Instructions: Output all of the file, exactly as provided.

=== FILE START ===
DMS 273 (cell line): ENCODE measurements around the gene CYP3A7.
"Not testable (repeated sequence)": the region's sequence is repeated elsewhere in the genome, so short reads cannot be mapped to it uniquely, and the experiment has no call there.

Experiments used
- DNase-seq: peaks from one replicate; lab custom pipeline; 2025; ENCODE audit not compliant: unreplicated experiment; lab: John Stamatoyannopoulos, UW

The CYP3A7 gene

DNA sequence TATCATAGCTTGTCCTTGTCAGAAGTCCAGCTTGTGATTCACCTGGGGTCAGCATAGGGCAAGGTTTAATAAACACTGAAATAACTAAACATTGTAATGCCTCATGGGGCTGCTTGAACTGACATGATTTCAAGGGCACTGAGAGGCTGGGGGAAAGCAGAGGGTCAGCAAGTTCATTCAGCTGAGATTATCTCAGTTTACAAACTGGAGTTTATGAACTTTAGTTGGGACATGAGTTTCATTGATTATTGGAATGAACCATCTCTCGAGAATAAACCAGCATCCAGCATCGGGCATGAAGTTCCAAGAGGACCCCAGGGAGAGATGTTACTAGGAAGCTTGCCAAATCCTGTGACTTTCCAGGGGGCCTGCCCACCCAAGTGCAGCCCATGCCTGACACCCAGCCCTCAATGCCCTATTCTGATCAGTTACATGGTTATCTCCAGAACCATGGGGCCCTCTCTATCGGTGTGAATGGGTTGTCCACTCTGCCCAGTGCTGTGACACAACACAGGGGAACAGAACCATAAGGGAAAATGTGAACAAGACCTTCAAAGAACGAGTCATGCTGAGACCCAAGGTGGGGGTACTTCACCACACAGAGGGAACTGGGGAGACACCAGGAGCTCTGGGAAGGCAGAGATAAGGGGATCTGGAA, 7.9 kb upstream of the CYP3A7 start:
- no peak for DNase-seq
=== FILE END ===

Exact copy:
DMS 273 (cell line): ENCODE measurements around the gene CYP3A7.
"Not testable (repeated sequence)": the region's sequence is repeated elsewhere in the genome, so short reads cannot be mapped to it uniquely, and the experiment has no call there.

Experiments used
- DNase-seq: peaks from one replicate; lab custom pipeline; 2025; ENCODE audit not compliant: unreplicated experiment; lab: John Stamatoyannopoulos, UW

The CYP3A7 gene

DNA sequence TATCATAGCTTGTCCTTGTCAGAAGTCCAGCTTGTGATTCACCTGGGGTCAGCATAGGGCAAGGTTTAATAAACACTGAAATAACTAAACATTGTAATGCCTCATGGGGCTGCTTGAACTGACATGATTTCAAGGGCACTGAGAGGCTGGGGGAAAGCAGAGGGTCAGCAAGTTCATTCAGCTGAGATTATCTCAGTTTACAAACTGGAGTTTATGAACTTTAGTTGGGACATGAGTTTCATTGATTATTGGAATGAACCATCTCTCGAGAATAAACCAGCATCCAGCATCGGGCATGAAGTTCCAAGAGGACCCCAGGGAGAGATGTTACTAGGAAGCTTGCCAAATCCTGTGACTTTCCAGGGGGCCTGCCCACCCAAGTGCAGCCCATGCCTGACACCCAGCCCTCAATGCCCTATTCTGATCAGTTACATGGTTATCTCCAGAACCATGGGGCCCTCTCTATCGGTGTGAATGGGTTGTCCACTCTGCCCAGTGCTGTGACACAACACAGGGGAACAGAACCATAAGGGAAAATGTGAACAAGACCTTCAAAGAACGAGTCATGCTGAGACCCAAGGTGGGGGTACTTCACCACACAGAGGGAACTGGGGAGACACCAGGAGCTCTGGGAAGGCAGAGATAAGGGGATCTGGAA, 7.9 kb upstream of the CYP3A7 start:
- no peak for DNase-seq